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i Income tax

US citizens (regardless of where they reside) and residents (collectively, US persons) are subject to US income tax on worldwide income.2 On the other hand, individuals who are neither citizens nor residents of the United States (non-resident aliens) are subject to US income tax only on certain types of US-sourced income, income effectively connected with a US trade or business and gains on the sale of US situs real property.3

A non-citizen of the United States is considered a resident of the United States for income tax purposes if the individual:

  1. is admitted for permanent residence (i.e., holds a green card);
  2. elects to be treated as such; or
  3. has a substantial presence in the United States in a given calendar year.4

An individual satisfies the substantial presence test and is deemed a resident if he or she has been present in the United States for at least 31 days in the current year and for at least 183 days during a three-year period that includes the current year, determined based upon a weighted three-year average.5

The use of this weighted average can become a trap for individuals who focus only on the total day count and who believe that they can spend up to 182 days each year in the United States without having a substantial presence that will cause them to be considered a US resident for income tax purposes. Under the weighted average test, a person may spend, on average, up to 120 days in the United States each year without being treated as a US income tax resident under the substantial presence test. An individual who meets the substantial presence test but spends less than 183 days in the United States in a year can still avoid being treated as a US income tax resident if he or she can establish that the individual maintains his or her tax home in another jurisdiction and maintains a 'closer connection' to such foreign tax home by filing a Form 8840 (Closer Connection Exception Statement for Aliens) with the IRS.6 It is also important to consider whether a non-US citizen may be entitled to protection under a tax treaty between the United States and the jurisdiction the individual considers to be his or her home.

Travel restrictions implemented in response to the covid-19 pandemic could impact an individual's residency determination under the substantial presence test. In response to these concerns, the IRS published Revenue Procedure 2020-20, allowing an eligible individual to exclude up to 60 consecutive calendar days of presence in the United States beginning on or after 1 February 2020 and on or before 1 April 2020, if certain criteria are met. Such relief is referred to as the covid-19 medical condition travel exception. An eligible individual is someone who:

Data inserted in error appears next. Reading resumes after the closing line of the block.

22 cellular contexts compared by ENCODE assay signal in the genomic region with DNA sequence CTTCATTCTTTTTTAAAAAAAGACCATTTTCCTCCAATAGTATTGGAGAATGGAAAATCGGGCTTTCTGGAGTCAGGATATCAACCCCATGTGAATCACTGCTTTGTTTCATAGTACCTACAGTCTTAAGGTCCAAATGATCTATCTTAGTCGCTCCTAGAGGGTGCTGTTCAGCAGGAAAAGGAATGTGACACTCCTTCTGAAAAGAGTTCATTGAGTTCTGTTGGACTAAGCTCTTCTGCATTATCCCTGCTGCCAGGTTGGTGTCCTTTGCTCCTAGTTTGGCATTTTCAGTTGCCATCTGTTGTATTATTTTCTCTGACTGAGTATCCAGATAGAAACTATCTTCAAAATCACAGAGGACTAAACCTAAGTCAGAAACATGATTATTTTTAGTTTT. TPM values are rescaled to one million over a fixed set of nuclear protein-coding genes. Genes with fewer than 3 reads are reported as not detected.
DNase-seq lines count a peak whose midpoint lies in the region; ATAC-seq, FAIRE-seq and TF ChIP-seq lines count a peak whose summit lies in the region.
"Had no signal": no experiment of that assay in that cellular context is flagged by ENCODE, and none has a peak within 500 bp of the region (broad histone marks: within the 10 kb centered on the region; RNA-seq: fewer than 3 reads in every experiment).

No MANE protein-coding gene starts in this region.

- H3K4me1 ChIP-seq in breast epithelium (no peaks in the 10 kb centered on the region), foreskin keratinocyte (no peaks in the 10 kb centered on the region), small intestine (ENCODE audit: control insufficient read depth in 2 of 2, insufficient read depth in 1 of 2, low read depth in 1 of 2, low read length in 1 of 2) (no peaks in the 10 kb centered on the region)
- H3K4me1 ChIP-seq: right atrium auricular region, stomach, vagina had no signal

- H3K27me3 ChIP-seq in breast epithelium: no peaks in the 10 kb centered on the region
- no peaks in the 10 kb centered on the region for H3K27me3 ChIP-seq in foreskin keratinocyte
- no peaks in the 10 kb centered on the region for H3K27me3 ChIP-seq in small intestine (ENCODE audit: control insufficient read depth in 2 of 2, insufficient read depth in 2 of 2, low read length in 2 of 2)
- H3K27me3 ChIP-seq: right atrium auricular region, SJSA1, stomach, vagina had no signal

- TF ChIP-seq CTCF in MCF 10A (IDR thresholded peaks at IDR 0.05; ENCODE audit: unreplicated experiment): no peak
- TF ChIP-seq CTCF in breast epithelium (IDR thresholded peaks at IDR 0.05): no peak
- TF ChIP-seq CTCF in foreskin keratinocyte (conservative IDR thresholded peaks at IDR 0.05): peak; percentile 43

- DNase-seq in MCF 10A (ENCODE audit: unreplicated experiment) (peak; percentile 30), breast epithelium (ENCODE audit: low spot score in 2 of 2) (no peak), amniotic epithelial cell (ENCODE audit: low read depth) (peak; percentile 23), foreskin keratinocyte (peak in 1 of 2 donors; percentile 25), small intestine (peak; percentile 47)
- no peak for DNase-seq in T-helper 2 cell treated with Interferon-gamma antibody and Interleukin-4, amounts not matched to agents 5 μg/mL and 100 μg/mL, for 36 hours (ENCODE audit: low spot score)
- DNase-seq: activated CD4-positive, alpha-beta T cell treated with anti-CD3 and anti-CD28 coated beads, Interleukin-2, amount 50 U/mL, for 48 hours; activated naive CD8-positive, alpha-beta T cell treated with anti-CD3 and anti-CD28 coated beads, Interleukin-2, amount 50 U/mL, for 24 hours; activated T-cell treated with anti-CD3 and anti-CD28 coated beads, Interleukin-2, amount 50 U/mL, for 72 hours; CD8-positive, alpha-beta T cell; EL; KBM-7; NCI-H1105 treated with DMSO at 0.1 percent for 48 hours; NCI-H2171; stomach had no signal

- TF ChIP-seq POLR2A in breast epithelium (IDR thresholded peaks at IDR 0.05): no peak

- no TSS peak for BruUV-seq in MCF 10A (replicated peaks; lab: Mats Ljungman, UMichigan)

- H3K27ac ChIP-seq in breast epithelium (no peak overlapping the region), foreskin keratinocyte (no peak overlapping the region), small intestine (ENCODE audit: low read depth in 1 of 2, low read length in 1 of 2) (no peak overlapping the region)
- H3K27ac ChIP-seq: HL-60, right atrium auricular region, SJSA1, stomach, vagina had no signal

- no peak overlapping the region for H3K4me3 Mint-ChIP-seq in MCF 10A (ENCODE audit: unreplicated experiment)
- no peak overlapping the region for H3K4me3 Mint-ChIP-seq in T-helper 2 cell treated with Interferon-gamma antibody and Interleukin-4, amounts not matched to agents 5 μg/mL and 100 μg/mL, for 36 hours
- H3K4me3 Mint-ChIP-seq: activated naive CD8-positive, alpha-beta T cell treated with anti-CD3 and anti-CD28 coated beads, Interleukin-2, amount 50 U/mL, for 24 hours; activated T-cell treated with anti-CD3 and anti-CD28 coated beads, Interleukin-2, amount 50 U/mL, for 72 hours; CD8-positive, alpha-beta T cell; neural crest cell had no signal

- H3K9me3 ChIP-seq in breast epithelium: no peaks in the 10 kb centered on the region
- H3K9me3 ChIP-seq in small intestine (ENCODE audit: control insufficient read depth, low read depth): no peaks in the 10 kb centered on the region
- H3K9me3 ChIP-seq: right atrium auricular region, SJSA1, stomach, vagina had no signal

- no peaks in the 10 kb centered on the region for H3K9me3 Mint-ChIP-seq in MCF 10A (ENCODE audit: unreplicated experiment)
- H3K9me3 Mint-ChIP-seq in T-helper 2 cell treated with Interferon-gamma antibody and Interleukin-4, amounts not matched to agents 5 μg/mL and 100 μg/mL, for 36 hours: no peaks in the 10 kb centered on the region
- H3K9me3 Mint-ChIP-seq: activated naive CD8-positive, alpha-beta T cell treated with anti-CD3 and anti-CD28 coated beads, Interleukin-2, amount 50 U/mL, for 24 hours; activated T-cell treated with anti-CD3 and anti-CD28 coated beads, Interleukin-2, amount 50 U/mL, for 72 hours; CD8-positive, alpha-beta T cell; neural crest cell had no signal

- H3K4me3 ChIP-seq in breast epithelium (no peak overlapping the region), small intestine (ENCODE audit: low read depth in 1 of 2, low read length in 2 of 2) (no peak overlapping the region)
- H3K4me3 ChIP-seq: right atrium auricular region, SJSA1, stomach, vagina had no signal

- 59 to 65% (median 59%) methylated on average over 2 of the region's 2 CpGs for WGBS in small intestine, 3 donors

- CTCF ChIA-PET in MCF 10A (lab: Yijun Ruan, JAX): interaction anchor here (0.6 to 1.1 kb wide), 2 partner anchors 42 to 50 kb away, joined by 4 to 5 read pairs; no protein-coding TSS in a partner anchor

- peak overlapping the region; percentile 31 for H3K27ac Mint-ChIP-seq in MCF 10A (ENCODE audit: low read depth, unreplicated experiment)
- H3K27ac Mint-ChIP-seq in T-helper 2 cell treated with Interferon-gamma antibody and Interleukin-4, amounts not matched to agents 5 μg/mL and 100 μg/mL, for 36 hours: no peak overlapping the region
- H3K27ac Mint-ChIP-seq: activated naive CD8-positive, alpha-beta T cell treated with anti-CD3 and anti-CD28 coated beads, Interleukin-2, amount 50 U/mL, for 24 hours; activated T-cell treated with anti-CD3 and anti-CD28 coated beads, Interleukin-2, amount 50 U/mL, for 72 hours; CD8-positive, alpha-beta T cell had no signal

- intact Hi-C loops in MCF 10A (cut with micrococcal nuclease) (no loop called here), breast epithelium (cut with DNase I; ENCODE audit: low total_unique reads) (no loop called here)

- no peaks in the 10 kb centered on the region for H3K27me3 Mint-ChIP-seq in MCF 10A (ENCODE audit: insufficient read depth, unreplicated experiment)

1. was not a US resident at the close of the 2019 tax year;
  2. is not a lawful permanent resident at any point in 2020;
  3. was present in the United States on each day of such 60-day period; and
  4. did not become a US resident in 2020 due to days of presence in the United States outside of the 60-day period.7

To claim the covid-19 medical condition travel exception, an eligible individual was required to file a Form 1040-NR (US non-resident alien income tax return), and for 2020 had to include Form 8843 (statement for exempt individuals and individuals with a medical condition) as an attachment to Form 1040-NR. An eligible individual not required to file a Form 1040-NR for 2020 does not need to file Form 8843 to claim the covid-19 medical condition travel exception, but should retain records justifying his or her reliance on the exception and be prepared to produce such records and complete a Form 8843 if so requested by the IRS.8

ii Gift, estate and generation-skipping transfer tax

There are three types of US federal transfer taxes: estate tax, gift tax and generation-skipping transfer (GST) tax (collectively referred to as transfer taxes). US citizens and US residents are subject to transfer taxes on worldwide assets.9 The test to determine whether an individual is a US resident for transfer tax purposes is different from the test to determine whether an individual is a US resident for income tax purposes. Whereas the residence test for income tax purposes, as discussed above, is an objective test, residence for the purpose of transfer taxes is determined by a subjective domicile test, turning on the individual's intentions. A person is a US resident for transfer tax purposes if he or she is domiciled in the United States at the time of the transfer.10 A person can acquire domicile in a place by living there, for even a short period of time, with the intention of remaining there indefinitely.11

Subject to provisions of an applicable treaty, a non-US citizen who is not domiciled in the United States is subject to US transfer taxes only on property deemed situated in the United States (US situs assets), including US real estate (which includes condominium apartments) and tangible personal property located in the United States. Shares in US corporations, debt obligations of US persons (subject to important exceptions for certain portfolio debt and bank deposits) and certain intangible property rights issued by or enforceable against US persons are subject to US estate tax but not US gift tax.